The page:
Eric Standridge is a historian and author who focuses on Oklahoma's history, with an emphasis on LeFlore County and Poteau.
Since Poteau was first established, historically, it has been known as a very progressive and vibrant city. During the late 1800s, many notorious outlaws and famous U.S. Marshals visited the early town. Those included people such as Belle Starr and Ed "Coon" Ratterree. In the 1910s, Poteau was one of the only towns in the area to have three banks, an opera house, and two theaters. In the age of segregation, Poteau was known as "Little Dixie". It took a local veterinarian, Dr. John Montgomery, to change that. With his leadership, Poteau became the first town in Oklahoma to be integrated, beginning the tide for desegregation all across the state.
This story deals with another episode showcasing Poteau's progressive side. Not many know that Poteau was also the home of Oklahoma's first woman mayor.
State Senator, D. A. Shaw
The story of Nora Shaw begins with Poteau's former mayor, Judge D.A. Shaw. Shaw was born near Waldron, Arkansas. In 1895, he moved to Texas where he studied law as a student under the tutelage of Col. K. Leggett. He moved to Oklahoma at statehood in 1907, then finally came to Poteau in the early 1910s. In 1915, he was elected County Judge and served for two terms.
From 1914 to 1919 he was editor of the LeFlore County Sun.
During World War I, he was active as an organizer for Red Cross and War Bond Sales. He was quite the orator. At one gathering in 1917, he had around 5,000 people spellbound during a speech on the war.
In the early 1920s, he hosted many of Poteau's singing conventions, which drew in hundreds of people from four neighboring states. In fact, he wrote many of the classic gospel songs that are still sung today.
He was elected as the 22nd mayor of Poteau. He served in 1925 and 1926 when death overtook him at age 52. Just before his death in 1926 at the state election, he was elected as State Senator. He died on the day that he was to take the oath of office.
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On August 26, 1920, the 19th Amendment to the Constitution of the United States was signed into law by Secretary of State Bainbridge Colby. This amendment guaranteed that all American women have the right to vote. Achieving this milestone required a lengthy and difficult struggle. Beginning in the mid-19th century, several generations of woman suffrage supporters lectured, wrote, marched, lobbied, and practiced civil disobedience to achieve what many Americans considered a radical change of the Constitution.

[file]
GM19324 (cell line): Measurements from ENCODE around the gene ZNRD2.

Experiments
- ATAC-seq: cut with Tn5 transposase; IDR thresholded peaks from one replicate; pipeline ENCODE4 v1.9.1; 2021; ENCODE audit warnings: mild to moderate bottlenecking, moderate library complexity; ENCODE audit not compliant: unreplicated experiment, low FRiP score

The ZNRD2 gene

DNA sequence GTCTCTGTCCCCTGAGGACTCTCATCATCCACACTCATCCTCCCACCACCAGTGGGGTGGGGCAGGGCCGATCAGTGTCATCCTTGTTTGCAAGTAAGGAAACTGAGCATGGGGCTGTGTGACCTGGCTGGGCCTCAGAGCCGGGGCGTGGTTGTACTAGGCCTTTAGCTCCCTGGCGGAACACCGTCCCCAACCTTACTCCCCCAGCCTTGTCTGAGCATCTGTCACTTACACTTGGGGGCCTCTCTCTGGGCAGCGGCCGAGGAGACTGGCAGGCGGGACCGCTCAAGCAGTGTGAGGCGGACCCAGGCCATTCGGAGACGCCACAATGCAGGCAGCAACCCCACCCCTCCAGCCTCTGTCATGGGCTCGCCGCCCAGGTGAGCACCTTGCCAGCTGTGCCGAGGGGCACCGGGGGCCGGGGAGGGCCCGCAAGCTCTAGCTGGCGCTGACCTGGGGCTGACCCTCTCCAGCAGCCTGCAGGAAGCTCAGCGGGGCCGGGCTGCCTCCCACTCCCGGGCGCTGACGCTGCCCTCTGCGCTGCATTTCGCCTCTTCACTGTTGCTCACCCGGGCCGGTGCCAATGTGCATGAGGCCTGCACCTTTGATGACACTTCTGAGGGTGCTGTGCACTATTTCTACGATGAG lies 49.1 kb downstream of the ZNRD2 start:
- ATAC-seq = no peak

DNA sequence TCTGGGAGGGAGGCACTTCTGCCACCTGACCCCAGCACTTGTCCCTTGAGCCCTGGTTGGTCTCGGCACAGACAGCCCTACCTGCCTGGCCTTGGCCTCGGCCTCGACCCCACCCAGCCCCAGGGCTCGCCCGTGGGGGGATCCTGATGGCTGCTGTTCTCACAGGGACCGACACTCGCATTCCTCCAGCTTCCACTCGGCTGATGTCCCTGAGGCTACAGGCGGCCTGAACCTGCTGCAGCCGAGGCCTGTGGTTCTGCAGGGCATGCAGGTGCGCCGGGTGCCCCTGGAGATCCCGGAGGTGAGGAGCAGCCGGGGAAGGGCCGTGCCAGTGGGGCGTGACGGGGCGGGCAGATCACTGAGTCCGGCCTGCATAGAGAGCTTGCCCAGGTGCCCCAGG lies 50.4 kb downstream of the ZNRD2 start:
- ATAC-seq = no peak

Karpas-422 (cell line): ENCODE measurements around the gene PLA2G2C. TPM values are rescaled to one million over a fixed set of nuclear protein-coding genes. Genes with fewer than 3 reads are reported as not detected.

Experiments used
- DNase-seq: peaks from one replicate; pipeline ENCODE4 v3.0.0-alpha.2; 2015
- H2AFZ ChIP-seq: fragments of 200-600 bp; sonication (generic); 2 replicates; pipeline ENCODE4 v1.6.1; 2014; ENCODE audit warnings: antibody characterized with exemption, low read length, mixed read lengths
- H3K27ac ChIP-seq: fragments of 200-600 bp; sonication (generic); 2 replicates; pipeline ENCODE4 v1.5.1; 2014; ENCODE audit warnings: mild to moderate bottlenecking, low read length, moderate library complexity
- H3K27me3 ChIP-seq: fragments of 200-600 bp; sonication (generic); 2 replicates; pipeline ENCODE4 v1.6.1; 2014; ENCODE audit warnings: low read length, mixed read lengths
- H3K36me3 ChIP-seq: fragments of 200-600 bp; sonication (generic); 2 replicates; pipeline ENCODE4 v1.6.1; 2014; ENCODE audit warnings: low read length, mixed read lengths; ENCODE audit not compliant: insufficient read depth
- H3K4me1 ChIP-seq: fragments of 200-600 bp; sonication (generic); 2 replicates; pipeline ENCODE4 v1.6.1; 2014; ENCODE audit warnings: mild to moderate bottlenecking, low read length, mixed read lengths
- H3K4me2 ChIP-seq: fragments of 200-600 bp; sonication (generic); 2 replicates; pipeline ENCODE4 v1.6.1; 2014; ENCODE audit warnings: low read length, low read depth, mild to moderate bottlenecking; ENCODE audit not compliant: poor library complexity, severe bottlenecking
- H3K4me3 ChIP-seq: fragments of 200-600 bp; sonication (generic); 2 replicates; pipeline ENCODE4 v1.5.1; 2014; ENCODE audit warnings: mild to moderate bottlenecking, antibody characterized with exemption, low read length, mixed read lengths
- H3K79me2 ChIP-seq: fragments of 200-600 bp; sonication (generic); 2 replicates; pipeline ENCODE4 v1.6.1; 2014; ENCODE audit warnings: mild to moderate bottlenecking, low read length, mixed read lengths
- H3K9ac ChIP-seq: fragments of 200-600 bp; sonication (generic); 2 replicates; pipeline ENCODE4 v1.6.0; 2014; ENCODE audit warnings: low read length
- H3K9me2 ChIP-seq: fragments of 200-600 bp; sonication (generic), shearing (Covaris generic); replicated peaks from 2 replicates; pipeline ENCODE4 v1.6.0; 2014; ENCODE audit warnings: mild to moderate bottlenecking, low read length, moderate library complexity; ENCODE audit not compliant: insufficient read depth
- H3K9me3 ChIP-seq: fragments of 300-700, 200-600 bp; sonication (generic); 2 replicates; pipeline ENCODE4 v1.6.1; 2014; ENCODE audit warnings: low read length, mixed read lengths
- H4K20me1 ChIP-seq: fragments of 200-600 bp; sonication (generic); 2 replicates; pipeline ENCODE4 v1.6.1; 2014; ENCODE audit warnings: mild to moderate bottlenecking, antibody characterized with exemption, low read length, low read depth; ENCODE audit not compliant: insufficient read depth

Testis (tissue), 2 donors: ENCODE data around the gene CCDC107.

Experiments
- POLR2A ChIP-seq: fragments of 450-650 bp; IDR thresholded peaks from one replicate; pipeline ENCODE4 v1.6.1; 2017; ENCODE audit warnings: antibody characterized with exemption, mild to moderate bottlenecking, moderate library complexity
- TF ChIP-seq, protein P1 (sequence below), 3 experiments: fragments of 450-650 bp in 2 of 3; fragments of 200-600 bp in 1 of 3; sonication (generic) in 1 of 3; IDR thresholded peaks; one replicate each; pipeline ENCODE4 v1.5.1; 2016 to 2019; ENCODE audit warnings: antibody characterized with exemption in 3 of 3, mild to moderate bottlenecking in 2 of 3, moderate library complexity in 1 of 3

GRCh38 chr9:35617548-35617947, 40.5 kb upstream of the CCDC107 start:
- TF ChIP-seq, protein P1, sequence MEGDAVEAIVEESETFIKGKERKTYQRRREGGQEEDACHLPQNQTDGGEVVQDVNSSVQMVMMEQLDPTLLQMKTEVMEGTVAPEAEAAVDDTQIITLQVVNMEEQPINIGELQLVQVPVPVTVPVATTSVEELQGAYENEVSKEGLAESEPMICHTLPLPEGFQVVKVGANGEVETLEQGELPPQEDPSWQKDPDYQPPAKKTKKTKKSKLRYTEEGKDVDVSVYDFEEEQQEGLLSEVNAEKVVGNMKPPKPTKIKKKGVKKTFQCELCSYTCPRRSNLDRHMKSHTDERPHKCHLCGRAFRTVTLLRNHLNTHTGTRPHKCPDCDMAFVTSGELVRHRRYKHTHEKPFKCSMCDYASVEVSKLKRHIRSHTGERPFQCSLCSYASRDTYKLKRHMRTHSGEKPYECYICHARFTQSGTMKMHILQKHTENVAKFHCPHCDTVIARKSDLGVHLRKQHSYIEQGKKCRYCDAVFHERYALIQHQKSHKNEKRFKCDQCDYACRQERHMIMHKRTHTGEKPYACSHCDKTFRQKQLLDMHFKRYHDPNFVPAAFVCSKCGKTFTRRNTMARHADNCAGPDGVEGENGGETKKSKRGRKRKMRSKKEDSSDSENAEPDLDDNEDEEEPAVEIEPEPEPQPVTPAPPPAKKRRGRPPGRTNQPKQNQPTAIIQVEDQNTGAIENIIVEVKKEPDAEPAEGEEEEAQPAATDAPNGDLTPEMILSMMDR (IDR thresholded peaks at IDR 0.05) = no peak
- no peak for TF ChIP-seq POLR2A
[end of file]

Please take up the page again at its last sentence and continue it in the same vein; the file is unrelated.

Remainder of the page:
Even before this, Oklahoma had been ahead of the rest of the nation. On November 5, 1918, Oklahoma voters approved State Question 97, which extended suffrage to women. A ratification committee, chaired by Katherine Pierce of Oklahoma City, helped ensure passage of the Nineteenth Amendment to the U.S. Constitution in the state legislature. When Oklahoma ratified the Nineteenth Amendment on February 28, 1920, the Oklahoma Woman's Suffrage Association disbanded and the state's League of Women Voters formed.
First Lady of Poteau
Throughout the 1920s, women had played an important role in state affairs, but Oklahoma never had a woman mayor until Nora Shaw was elected in Poteau. Or was it Mamie Foster from Wyandotte?
It all depends on if the legalities are considered or not.
Following D. A. Shaw's death, Ms. Nora Shaw was appointed to serve out the remaining term of her late husband. She was then elected as the 23rd mayor of Poteau. She served during part of 1926, then in 1927, she was elected as Poteau's first woman mayor. For the most part, she continued carrying out D. A. Shaw's objectives and accomplished most of what he set out to do. During an age where women were still fighting for equal rights, this is quite an accomplishment and a testament to how progressive Poteau was during those times.
Mamie Foster was Wyandotte’s mayor from 1922 to 1927, which would have been five years prior to the election of Nora Shaw. However, there's a hitch. In 1922, the town of Wyandotte wasn't technically a town. In 1966, as it planned a rural water district, the town could not find any record of incorporation. Incorporation didn't come until April of that year.
Since Poteau was incorporated in 1898, that would make Nora Shaw the first legal female mayor in Oklahoma.
This content is accurate and true to the best of the author’s knowledge and is not meant to substitute for formal and individualized advice from a qualified professional.
© 2017 Eric Standridge